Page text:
The Four Noble Truths

  1. Life has suffering.
  2. We receive, create, and hold onto our own suffering through blindness.
  3. To be free from suffering we must destroy the cause.
  4. Once all the causes of suffering have been destroyed, the first level of Nirvana will appear.

Introduction

Sean Pig: There’s a story about the Four Noble Truths from my life that teaches a lot about Buddhism so I thought I might share it with you.

I was introduced to the Four Noble Truths on a few occasions before I met Sifu – and I always felt Buddhism was a great philosophy – but the first time I heard them, it didn’t sound complete. I remember learning about them at a Christian high school. The first “Noble Truth” was that all life is suffering. The second was that suffering is caused by desire. I can’t remember the exact wording of the third and fourth, but I passed the class with 92%!

Then, a couple of years later, I was watching the episode of “The Simpsons” where Sideshow Bob marries Marge’s sister Selma and is giving her a foot massage. He says “Ah, this reminds me of the second Noble Truth: suffering is caused by desire.” I thought “Yeah, I know that! Cool!”

Later, I started learning here at the dojo and Sifu didn’t even mention them in the first couple of years, but I didn’t care because the things I was learning made so much sense. Then one day, we were on holiday in Taiwan and Sifu brought them up. It suddenly occurred to me that there are many places in the world where something has been translated word for word into another language and the meaning has been lost completely. It’s very hard. Sometimes you read a book that’s a direct translation and straight away you see that the words don’t match the philosophy very well.

So the first thing that comes to mind when I think about the Four Noble Truths is that there are many translations that aren’t perfect, and Buddhism, as we learn, is meant to be completely perfect. So no high school textbook and no episode of “The Simpsons” will teach you the Four Noble Truths.

The second thing is that even the words of the Four Noble Truths aren’t enough to create the reality of the Four Noble Truths. This is important in all of Buddhism: the philosophy is more than ideas, more than the text on a piece of paper, or the words you can recite, or an argument you can have with your neighbour. It has to be a reality in your life that you can implement.

Simon: What’s the function of the philosophy?

Sean Pig: To be free from suffering and to help all others become free from suffering: this is Buddha-level awareness. I certainly don’t have that level of awareness, so I make mistakes.

The First Noble Truth

Sean Rat: Does anyone remember the correct wording of the First Noble Truth?

Matti: “Life has suffering.”

Sean Rat: Can anyone remember how it’s often incorrectly translated?

Kandi: “Life is suffering.”

Sean Rat: That’s right. Can everyone see the difference? If you have something, then you can get rid of it. If you are something, then you can’t change it: that’s what you are. The mistranslation of one word changes the entire meaning of the whole sentence.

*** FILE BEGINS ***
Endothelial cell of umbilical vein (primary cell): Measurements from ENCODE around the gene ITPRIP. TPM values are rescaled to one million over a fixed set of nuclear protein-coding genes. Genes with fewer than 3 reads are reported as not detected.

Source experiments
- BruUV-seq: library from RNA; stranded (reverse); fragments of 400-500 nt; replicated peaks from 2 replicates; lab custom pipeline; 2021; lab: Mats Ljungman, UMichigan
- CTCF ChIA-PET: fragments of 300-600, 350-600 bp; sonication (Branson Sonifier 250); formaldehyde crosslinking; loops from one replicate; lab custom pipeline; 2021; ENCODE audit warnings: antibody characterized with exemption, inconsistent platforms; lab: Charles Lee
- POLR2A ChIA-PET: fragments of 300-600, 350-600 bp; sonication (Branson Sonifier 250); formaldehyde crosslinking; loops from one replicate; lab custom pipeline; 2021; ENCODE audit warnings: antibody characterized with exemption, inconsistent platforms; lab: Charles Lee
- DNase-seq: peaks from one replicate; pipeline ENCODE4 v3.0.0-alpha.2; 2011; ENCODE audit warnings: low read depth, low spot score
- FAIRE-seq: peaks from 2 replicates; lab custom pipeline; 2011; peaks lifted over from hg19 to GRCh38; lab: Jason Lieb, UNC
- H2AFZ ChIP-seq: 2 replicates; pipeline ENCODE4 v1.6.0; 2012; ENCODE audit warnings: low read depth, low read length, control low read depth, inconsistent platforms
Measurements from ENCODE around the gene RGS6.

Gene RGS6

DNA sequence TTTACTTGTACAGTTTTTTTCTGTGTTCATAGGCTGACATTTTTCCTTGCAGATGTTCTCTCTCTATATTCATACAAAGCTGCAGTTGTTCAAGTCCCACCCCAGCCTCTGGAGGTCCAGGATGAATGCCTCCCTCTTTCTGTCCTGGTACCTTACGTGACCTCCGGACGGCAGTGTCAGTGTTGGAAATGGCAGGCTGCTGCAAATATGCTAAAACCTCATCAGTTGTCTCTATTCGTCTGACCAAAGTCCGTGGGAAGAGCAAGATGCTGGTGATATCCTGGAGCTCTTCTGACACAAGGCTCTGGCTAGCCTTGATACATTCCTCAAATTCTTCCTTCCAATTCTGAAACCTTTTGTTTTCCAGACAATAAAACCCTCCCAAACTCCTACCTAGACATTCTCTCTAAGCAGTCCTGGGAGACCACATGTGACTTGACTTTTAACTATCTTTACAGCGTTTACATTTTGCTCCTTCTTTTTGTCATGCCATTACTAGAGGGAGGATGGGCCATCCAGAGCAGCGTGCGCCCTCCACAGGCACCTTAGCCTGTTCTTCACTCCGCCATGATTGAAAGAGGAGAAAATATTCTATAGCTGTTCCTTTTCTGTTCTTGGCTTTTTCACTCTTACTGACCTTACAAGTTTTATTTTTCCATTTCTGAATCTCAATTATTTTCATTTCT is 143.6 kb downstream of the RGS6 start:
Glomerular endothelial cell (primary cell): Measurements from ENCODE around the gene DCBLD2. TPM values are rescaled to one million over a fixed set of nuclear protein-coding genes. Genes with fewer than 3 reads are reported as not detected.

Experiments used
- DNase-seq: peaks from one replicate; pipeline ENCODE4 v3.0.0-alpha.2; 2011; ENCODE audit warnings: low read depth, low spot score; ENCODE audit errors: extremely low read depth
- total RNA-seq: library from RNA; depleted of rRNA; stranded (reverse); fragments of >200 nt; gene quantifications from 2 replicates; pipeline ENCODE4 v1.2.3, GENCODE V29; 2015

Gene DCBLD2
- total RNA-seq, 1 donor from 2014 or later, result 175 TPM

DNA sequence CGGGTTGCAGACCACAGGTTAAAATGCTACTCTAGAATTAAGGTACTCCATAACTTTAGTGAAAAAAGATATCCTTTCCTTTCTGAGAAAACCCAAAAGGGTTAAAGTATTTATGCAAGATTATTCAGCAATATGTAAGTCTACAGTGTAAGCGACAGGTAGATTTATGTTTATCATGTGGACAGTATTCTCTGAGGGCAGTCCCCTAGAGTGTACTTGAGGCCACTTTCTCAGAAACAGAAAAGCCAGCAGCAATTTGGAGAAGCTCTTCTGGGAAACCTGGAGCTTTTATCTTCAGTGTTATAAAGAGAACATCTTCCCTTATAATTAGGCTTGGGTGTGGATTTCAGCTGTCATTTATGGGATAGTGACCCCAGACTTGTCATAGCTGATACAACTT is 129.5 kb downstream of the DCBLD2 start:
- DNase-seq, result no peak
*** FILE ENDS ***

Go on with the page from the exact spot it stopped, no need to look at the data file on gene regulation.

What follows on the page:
Sean Pig: Raise your hand if you’re suffering at the moment… one person. Now raise your hand if you’re alive at the moment… everyone. All those people who are alive but not suffering have proved that life is not suffering. Who is alive and is having suffering right now… one person. There’s the proof that life has suffering.

The Second Noble Truth

Sean Rat: Does anyone remember the second Noble Truth?

Red Bull: We receive, create, and hold onto our own suffering through blindness.

Sean Pig: Do you all remember the philosophy that the main cause of everything that happens to you is your own intention? It’s another way to say that you receive, create, and hold suffering through your own blindness. Your suffering comes first from you.

Richard: What if you’re looking after a sick parent or child and it causes you stress? That’s not coming from you; it’s coming from the environment.

Sean Rat: There’s a reason why you were born as Richard. You might not have directly chosen to be born into that circumstance, but through lifetimes of karma you’ve been born as Richard and connected to that family. So yes, family causes us lots of suffering and it may not seem fair, but there is a reason for it.

Sean Pig: On a bigger scale, all of us have the karma to exist at a level of awareness where life has suffering. If you are a human being, you surely go through suffering because of your karma. All of that karma comes from your own Hidden Consciousness, so it’s your own creation: it comes from yourself.

Simon: Some people enjoy taking care of others, so it’s a question of your own ability.

Sean Rat: Yes, some people can deal with that sort of situation and not suffer, but for me and many others, that would drive me crazy.

Asian Ben: Life is a test, so the challenges in this life are part of your test.

Sean Rat: Life is your teacher; you can learn from that situation how to be compassionate without suffering.

Sean Pig: Does anyone have an example of a time when they received, created, and held their own suffering?

Shona: I received suffering recently by creating epic nervousness for a job interview. I made myself a wreck by creating negative scenarios in my mind that made me so nervous, and I held onto that feeling by coming up with more and more reasons why I couldn’t do this or do that, instead of simply letting go of that nervousness.

The Third Noble Truth

Sean Pig: The third word in the Four Noble Truths mnemonic is “destroy”. You can destroy suffering by destroying the cause of the suffering, which is your blindness. So, if you’re suffering and you can see where you are blind, if you destroy that blindness then the cause of suffering is gone so the suffering is gone as well.

Zen Pig: If my blindness is the cause, will I always be able to identify it?

Sean Pig: Eventually. The more philosophy you learn, the easier it gets. And if you come to class, someone will be able to point it out for you.

Simon: That’s something I’ve been thinking about recently. It comes from developing your observing ability. The more you develop it, the quicker you can recognise the causes behind your suffering.

Sean Rat: If you’re experiencing suffering, you obviously haven’t found the cause. It’s not until you understand the cause, and you have the ability to change or not follow it, that you can end the suffering.

Sean Pig: Often, it’s your own ego that gets in the way of seeing the cause. I sometimes hear people say “That’s just the sort of person I am. It’s just what I do.” But it doesn’t have to be that way, that’s just your ego talking. If someone says “I have such a bad hangover” you might say “Don’t drink” because clearly the cause is drinking. If they reply “Oh, that’s just who I am; that’s what I do on Saturday nights” then clearly the cause is their ego to think that way.